Being a veteran of the Saturn V boosts, the first stage of which was described as a runaway train wreck, Conrad’s words were a tip of the hat to the von Braun team at the Marshall Space Flight Center who had developed the Saturn I and IB during the early 1960s.

However, after having been in storage for a half-decade, AS-206 produced about 0.88% less thrust than predicted; the exact predicted thrust was 1,642,995 pounds and the actual thrust was 1,628,516 pounds. No matter, the S-IB first stage did its job and then staged nicely to the S-IVB, which burned for a total of 440.4 seconds. That was 2.5 seconds longer than predicted and it placed the Skylab 2 spacecraft into an orbit that was 3.927 miles higher in apogee than planned, but easily corrected.

Much to my delight, NBC news used the early morning launch to fill a bit of air time with a pre-recorded “tour” of Skylab. Spaceflight anchorman Jim Hartz did a 12-minute segment showing viewers nearly every inch of the workshop, as well as many of the devices to be used during the mission. This coverage gave me high hopes for the future mission news coverage which, as time would demonstrate, would never come to pass.

         As it turned out, by pure happenstance alone, Pete Conrad was exactly the right astronaut to be commanding that repair mission. Since he was a little kid he had been a hands-on, take-it-apart and fix-it guy to his soul. He loved to do hands-on work, he loved things that were mechanical and needed repair. He was probably a bit tickled that his “pure science” Skylab mission now had this repair mission as a key objective. It was his fix-it moxie that caused him to get under the line that he and Joe Kerwin had attached to that SAS wing, put it over his shoulder and then stand up, forcing it to break the SAS wing loose. That was not something they had trained to do. That was pure Pete Conrad and it saved the entire Skylab program.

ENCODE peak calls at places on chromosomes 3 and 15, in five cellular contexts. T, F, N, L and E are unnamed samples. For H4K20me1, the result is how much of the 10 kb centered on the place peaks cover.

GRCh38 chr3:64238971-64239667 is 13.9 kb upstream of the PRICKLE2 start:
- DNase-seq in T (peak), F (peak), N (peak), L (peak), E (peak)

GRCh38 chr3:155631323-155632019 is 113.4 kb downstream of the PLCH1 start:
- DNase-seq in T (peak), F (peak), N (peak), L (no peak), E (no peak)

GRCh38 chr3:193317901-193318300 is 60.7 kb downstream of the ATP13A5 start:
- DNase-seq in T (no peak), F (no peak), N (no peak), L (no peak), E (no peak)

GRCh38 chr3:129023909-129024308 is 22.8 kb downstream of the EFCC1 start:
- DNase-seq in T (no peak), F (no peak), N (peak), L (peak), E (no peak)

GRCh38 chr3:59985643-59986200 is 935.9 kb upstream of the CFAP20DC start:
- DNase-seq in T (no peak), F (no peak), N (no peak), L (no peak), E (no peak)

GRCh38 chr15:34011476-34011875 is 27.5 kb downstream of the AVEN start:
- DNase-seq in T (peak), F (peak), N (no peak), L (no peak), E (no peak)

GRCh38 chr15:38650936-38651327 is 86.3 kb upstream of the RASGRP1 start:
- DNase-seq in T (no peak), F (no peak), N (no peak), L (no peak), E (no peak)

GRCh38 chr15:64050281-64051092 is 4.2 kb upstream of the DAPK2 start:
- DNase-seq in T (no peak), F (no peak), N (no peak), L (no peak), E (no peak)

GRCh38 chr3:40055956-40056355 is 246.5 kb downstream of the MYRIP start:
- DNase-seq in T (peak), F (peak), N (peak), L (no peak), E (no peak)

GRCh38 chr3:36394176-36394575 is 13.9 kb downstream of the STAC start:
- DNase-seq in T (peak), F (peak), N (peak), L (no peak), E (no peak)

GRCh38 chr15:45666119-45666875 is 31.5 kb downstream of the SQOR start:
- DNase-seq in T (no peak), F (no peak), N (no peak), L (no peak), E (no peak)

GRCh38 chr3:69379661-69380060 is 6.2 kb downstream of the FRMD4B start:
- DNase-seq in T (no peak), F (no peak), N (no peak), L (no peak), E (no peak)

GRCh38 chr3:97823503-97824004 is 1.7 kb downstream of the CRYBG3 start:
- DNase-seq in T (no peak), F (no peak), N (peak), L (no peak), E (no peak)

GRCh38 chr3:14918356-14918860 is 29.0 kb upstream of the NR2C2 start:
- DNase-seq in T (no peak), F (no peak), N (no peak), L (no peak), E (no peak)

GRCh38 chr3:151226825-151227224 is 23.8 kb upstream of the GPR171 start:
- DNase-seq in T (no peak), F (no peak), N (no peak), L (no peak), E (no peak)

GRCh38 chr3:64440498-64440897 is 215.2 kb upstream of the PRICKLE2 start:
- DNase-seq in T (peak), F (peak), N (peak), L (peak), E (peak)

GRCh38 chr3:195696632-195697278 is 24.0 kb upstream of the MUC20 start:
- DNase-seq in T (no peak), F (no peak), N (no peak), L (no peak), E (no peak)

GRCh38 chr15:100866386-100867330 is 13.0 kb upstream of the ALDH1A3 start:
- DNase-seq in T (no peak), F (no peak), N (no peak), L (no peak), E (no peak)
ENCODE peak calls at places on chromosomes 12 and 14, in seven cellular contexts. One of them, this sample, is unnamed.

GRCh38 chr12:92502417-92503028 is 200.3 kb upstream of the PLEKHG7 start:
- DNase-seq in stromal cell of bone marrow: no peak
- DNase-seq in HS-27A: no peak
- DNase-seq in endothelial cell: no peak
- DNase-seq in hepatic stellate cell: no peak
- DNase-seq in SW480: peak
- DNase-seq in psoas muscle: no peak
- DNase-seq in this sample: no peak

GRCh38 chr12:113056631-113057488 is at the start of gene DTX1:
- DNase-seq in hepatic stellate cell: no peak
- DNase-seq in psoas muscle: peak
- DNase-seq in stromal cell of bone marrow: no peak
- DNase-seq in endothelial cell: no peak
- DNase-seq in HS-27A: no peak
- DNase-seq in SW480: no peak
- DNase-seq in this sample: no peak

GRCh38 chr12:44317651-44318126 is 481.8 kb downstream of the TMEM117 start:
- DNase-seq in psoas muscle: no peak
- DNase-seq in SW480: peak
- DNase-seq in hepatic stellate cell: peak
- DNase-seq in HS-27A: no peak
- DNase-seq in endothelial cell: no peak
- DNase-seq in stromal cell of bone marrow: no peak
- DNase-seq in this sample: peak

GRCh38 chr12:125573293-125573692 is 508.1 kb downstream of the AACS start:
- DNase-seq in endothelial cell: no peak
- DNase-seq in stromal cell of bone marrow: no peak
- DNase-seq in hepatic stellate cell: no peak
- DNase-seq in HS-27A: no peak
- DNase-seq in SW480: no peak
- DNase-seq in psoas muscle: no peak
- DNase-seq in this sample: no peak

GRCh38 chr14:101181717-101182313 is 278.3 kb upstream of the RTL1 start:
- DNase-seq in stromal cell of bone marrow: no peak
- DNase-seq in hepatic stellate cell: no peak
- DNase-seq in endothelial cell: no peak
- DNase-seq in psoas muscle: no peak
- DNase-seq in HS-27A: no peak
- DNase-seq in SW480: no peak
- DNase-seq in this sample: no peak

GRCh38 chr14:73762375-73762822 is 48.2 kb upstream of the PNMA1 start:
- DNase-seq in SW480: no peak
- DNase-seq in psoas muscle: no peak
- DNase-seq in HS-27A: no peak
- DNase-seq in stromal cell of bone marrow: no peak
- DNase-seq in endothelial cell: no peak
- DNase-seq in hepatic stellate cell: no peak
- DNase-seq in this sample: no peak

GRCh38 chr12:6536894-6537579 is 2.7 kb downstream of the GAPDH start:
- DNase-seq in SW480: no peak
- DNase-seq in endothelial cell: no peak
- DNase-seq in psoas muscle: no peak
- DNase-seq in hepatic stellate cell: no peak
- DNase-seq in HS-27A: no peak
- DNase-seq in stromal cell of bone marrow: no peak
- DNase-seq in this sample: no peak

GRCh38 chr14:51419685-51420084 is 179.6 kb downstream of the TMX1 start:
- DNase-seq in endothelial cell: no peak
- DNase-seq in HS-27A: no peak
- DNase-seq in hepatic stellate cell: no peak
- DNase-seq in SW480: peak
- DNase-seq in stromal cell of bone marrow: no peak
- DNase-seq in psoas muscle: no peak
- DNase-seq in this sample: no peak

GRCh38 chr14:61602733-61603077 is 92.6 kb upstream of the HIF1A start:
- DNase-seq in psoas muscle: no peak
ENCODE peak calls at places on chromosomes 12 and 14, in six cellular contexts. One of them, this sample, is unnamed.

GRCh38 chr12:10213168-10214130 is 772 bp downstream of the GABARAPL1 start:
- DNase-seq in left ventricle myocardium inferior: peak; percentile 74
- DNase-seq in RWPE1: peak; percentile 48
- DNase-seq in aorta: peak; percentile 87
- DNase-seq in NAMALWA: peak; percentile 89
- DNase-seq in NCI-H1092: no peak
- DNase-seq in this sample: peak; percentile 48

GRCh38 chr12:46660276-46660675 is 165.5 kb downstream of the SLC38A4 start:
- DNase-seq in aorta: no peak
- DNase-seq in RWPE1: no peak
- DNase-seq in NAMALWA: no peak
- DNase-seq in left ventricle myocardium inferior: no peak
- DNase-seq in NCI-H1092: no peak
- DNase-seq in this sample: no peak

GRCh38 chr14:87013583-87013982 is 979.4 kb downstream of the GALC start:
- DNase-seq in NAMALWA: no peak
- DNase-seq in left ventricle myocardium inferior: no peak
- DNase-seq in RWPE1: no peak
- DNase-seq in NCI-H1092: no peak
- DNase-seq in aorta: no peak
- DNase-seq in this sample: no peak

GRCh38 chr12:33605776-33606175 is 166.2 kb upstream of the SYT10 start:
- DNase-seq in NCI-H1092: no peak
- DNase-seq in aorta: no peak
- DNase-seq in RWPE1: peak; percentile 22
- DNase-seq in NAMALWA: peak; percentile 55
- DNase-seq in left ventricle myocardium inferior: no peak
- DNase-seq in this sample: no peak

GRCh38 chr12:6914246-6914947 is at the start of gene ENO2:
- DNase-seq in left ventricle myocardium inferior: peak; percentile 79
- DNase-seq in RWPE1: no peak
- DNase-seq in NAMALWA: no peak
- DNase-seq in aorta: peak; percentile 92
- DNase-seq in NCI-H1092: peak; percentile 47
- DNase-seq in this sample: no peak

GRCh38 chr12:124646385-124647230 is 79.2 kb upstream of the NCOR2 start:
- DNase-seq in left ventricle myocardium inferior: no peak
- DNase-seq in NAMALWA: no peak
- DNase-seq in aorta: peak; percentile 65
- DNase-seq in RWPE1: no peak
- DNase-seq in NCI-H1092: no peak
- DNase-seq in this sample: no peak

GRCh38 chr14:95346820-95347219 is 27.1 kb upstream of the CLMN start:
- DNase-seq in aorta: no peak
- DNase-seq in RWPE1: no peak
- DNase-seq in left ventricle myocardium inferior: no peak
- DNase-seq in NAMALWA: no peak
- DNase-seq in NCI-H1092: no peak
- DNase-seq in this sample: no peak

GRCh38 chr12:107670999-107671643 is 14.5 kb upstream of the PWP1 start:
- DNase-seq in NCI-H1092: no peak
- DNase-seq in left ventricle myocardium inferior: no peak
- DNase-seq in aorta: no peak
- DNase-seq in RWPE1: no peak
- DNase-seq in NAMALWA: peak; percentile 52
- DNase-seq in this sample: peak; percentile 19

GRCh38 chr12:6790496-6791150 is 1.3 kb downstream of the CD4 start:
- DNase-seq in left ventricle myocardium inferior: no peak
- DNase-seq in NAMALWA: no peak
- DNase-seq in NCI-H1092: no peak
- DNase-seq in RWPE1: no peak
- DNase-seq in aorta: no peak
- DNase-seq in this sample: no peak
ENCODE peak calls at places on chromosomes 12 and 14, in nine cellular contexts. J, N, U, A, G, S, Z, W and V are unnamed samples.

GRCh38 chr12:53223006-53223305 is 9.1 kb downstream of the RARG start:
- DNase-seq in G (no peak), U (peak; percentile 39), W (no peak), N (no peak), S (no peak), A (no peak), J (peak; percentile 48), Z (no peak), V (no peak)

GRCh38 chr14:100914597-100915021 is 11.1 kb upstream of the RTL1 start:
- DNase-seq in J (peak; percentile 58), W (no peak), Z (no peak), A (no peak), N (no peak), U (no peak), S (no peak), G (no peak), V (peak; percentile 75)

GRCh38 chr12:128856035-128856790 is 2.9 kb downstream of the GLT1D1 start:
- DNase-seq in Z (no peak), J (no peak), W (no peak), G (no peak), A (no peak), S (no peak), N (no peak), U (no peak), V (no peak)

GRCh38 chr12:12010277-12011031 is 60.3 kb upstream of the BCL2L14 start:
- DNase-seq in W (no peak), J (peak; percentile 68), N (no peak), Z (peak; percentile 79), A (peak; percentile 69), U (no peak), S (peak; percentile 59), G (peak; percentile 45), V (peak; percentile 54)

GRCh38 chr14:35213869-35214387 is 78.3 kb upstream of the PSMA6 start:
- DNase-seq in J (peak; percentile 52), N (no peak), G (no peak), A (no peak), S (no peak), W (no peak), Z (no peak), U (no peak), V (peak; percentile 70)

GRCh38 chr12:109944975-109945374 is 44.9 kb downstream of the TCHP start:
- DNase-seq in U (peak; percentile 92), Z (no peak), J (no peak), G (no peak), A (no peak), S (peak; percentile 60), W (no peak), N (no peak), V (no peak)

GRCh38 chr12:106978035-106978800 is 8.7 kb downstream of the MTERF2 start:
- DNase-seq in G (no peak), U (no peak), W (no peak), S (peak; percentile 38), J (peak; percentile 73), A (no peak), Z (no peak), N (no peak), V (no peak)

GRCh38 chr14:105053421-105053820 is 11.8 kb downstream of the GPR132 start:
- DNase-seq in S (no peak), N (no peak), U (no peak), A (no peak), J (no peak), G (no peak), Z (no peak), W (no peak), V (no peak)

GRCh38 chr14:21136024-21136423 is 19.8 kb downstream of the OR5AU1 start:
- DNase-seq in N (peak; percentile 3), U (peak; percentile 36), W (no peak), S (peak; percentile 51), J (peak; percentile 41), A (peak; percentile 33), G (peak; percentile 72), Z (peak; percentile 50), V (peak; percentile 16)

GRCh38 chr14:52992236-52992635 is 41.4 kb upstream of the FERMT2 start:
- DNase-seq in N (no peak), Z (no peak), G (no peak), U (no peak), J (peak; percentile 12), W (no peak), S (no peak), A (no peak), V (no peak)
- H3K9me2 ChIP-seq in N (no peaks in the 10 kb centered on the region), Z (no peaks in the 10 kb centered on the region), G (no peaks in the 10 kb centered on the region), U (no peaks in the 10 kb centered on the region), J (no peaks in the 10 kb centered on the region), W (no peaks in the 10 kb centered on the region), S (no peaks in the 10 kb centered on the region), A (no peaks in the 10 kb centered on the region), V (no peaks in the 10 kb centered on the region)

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Monday, January 27, 2020


This blog entry begins with an excerpt from my book, "Apollo Part One" and following that I'm going to give some perspective, so stay tuned.


Up in the great state of Michigan we were totally unaware of the fever pitch at which the work on Apollo was progressing at Cape Canaveral and at other NASA centers around the country. In fact, on Thursday, January 26th, 1967 we were getting our first taste of a massive blizzard. After local weather broadcasters predicted, “a good amount of snow” we got plenty more than that. My Dad had driven the family car to the railroad depot in Flint about 30 miles south of our house. He was working as a railroad engineer on the “third trick” night shift at the at the Buick Fisher Body plant. This meant that he had spent all night running a switch engine in snow that began to come down far more heavily than predicted. By the end of his shift on Friday morning, the roads were impassable and the snow was coming down even harder.